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�Session Beans vs Entity Beans�

 
jose maria
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First of all, sorry bout my english.
I am developing a J2EE/EJB Web Application using SessionFacade pattern.
The problem is that most of developers advice me not to use Entity Beans if I have lots of users, so I decided to use Session Stateless Beans.
if so...
Which are the advantages of using EJB instead of usual java Beans w/ JDBC Api??? Because I lost the (I think) main advantage what is transaction management...
Does session facade pattern makes sense then?
Where must I make DB calls? in session beans or must I develop some clases for the DB access to be called from SessionBeans?
 
JeanLouis Marechaux
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First of all, sorry bout my english.

Don't worry, mine is not better


The problem is that most of developers advice me not to use Entity Beans if I have lots of users, so I decided to use Session Stateless Beans.

I don't think you could obtain an answer about that.
Some say "Never use Entity beans", other are fans...


Which are the advantages of using EJB instead of usual java Beans w/ JDBC Api??? Because I lost the (I think) main advantage what is transaction management...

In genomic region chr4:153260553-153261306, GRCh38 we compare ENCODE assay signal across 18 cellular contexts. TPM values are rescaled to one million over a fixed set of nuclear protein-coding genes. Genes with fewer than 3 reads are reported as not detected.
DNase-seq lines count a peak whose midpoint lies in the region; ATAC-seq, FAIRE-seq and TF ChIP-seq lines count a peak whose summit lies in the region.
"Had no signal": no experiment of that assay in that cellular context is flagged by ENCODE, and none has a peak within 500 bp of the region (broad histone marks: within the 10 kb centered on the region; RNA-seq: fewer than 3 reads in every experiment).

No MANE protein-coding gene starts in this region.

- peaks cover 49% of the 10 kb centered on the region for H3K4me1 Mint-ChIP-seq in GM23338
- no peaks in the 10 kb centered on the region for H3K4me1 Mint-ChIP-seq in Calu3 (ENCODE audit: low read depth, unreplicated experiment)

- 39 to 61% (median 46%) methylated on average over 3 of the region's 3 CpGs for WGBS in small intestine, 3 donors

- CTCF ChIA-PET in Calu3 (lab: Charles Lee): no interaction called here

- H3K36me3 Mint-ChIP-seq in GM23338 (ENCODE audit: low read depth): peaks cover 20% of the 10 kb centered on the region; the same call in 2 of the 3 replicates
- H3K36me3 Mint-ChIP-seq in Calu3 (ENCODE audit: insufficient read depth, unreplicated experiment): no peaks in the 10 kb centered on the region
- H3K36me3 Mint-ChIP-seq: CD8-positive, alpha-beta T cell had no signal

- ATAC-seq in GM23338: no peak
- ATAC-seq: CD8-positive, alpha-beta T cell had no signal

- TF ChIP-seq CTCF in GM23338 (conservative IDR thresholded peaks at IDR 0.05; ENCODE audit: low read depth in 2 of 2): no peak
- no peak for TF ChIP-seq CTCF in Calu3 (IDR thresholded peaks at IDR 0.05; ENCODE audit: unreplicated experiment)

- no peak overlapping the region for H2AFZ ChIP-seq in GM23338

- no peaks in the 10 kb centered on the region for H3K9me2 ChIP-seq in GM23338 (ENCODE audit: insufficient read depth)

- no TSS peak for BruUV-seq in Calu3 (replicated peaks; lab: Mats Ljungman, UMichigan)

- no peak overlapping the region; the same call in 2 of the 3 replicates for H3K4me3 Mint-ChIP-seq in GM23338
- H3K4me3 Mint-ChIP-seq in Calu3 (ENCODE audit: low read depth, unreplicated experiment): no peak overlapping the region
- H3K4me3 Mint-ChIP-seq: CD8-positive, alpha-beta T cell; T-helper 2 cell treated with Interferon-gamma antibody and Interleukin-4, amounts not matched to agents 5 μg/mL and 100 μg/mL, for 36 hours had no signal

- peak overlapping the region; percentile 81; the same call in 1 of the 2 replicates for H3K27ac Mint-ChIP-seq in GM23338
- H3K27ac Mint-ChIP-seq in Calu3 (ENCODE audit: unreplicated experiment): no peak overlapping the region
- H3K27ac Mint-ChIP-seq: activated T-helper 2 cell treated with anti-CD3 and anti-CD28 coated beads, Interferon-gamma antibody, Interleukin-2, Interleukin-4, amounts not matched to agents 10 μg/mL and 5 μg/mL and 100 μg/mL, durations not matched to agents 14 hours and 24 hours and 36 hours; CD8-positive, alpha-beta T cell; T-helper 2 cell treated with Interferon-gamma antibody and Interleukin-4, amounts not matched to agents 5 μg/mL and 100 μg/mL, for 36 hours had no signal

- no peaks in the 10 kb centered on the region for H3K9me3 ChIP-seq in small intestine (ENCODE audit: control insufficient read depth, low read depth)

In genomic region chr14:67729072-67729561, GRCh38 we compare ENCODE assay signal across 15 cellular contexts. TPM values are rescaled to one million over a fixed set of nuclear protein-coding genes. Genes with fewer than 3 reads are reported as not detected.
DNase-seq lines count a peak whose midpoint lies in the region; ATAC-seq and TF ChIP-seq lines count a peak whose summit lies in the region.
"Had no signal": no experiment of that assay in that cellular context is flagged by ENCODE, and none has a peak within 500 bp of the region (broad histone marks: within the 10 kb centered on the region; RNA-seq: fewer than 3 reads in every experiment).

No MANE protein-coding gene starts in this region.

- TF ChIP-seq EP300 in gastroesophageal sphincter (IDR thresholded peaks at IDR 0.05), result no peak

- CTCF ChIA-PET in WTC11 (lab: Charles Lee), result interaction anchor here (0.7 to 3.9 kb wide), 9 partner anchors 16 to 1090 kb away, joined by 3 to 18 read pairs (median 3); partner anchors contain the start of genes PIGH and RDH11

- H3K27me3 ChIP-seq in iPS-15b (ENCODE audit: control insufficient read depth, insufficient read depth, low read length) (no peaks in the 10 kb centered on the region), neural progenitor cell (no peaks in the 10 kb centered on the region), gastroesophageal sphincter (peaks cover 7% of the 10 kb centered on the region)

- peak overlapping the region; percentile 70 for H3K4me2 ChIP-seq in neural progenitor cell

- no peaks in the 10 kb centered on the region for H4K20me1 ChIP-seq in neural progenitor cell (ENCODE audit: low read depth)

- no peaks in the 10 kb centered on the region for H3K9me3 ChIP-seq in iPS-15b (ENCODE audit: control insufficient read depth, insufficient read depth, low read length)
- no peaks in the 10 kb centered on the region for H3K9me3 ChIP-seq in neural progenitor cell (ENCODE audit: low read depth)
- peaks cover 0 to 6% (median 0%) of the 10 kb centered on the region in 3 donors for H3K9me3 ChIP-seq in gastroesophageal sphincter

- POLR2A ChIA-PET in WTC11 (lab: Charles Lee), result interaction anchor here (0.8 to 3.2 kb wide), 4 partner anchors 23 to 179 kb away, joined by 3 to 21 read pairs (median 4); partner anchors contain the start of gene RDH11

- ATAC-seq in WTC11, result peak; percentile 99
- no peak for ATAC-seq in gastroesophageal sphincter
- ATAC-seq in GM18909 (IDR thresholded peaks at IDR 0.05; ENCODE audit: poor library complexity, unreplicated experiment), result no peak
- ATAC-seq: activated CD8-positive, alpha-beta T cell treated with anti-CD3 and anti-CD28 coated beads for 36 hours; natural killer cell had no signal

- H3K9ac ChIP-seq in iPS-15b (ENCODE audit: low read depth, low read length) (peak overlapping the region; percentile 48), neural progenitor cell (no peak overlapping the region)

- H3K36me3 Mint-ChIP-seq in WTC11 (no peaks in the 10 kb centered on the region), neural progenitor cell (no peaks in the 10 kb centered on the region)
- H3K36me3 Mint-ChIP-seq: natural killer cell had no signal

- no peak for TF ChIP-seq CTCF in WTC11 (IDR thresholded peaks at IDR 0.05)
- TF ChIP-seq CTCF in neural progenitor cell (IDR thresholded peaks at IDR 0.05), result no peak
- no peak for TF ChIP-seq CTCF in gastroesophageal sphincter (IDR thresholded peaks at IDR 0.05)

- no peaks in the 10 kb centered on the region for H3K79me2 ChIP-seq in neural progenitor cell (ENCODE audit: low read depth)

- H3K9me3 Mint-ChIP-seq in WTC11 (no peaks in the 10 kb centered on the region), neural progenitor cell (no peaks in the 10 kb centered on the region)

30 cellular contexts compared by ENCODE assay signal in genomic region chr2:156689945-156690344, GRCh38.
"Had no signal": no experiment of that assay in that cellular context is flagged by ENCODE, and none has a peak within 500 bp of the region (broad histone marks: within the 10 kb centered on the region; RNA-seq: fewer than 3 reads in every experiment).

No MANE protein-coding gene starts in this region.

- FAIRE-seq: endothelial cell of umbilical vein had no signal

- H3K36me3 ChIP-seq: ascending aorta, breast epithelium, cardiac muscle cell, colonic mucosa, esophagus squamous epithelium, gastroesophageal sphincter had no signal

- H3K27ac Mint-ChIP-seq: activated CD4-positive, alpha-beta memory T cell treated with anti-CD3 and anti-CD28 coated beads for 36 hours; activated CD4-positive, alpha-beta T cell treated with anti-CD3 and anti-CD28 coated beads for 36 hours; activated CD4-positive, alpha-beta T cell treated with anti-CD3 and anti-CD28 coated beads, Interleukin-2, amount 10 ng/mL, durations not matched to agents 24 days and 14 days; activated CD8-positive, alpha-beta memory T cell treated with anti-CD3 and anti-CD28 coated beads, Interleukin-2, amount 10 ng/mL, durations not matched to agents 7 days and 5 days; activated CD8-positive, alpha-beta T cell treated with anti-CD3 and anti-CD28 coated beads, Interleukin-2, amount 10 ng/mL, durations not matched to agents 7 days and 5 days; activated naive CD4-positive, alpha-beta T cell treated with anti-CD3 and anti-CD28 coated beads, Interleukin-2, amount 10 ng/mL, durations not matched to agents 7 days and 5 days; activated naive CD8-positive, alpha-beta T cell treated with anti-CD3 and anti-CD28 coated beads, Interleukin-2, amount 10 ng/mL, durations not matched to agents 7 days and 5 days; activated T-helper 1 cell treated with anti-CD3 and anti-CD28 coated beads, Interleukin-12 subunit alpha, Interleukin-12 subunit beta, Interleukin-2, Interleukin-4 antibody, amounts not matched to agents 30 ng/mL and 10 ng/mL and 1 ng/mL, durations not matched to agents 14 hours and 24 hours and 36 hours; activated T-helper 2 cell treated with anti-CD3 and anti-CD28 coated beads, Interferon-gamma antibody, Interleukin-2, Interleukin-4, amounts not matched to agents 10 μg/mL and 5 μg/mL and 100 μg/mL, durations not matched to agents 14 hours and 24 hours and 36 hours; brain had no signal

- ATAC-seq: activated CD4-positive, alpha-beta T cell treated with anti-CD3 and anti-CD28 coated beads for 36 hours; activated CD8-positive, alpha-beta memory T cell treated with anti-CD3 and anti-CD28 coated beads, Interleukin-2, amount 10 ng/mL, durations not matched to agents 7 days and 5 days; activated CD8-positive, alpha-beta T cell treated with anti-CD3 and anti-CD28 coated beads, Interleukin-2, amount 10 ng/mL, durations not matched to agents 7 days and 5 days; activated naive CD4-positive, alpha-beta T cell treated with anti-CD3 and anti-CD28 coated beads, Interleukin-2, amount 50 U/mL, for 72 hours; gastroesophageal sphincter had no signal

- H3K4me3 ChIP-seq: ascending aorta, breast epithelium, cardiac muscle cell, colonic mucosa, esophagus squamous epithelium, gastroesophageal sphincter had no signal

1- OO design
2- The EJB container can manage transaction, isolation level, and some security rules for you
3- The container's programmers are supposed to be better than you are. So relying on container is a safer solution.


Does session facade pattern makes sense then?

No, session facades are for Entity beans

Where must I make DB calls? in session beans or must I develop some clases for the DB access to be called from SessionBeans?

You develop classes called DAO (Data Access Object).
EJB calls DAO and DAO contains the code for data access

by the way, take a look at the Naming policy before a sheriff catches you !!
HTH.

[ January 29, 2002: Message edited by: Bill Bailey ]
 
Kyle Brown
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One thing:

Does session facade pattern makes sense then?
-----------------------
No, session facades are for Entity beans

Sorry, but the Session Facade Pattern works regardless of whether or nor you use Entity Beans. The idea works just as well with plain old Java classes doing the JDBC work as it does with Entity beans.
Kyle
 
jose maria
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Hi, and thanks all for your answers.
Kyle, nice documents!
So, using Facade Pattern I will have:
Client [in my app. a servlet] that ask for data to a Session Stateful EJB [facade].One per use case.
Facade calls Stateless session beans.
And these stateless EJB have DAO for DB calls.
Then the facade returns a serializable object to the servlet that uses it with jsp to generate the view.
Is it right?
So, must I make one DAO per DB query?
Is it better to create the "Java serializable objects" that facade forwards to the servlet inside the DAO itself or return the resultset to the session bean which will create the object.